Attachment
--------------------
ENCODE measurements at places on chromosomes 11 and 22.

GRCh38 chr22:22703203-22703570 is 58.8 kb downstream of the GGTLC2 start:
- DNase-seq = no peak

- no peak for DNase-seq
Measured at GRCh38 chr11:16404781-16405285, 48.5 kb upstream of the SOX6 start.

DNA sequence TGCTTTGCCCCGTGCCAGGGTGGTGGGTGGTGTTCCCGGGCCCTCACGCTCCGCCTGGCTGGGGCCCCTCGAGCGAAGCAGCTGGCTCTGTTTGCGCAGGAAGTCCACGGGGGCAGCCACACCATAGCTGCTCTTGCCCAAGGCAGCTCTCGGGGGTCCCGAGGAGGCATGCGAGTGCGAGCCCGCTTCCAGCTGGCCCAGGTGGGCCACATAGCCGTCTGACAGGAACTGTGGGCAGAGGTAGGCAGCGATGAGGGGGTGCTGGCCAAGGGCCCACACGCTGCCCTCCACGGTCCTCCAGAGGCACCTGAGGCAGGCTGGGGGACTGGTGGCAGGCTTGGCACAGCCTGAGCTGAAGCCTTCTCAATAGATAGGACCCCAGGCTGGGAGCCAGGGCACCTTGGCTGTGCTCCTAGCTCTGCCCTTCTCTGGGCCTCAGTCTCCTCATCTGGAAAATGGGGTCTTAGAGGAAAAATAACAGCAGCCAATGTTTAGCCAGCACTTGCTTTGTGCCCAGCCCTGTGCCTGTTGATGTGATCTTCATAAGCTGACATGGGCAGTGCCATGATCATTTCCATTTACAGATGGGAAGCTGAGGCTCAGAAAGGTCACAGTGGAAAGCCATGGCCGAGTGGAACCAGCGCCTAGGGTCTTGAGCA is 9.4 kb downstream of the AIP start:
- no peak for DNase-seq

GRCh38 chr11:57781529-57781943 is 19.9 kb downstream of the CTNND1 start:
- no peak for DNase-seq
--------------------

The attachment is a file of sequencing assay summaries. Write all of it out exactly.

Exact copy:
ENCODE measurements at places on chromosomes 11 and 22.

GRCh38 chr22:22703203-22703570 is 58.8 kb downstream of the GGTLC2 start:
- DNase-seq = no peak

- no peak for DNase-seq
Measured at GRCh38 chr11:16404781-16405285, 48.5 kb upstream of the SOX6 start.

DNA sequence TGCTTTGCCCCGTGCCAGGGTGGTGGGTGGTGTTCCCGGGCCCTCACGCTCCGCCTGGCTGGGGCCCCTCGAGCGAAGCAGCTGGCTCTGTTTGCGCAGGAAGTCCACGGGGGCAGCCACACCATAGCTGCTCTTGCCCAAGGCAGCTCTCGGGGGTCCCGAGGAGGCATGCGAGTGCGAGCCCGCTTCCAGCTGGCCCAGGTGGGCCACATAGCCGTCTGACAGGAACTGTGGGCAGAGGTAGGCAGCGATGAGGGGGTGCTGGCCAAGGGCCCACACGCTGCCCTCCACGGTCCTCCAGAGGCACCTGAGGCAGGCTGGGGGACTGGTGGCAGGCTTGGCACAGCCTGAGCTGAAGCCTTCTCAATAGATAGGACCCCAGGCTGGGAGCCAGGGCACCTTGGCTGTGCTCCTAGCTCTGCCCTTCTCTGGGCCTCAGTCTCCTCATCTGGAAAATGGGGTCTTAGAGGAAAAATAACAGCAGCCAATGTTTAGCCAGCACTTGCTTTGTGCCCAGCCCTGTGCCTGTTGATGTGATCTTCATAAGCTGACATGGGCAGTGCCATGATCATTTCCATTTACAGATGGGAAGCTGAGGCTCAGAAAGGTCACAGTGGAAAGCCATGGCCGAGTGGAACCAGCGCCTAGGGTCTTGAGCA is 9.4 kb downstream of the AIP start:
- no peak for DNase-seq

GRCh38 chr11:57781529-57781943 is 19.9 kb downstream of the CTNND1 start:
- no peak for DNase-seq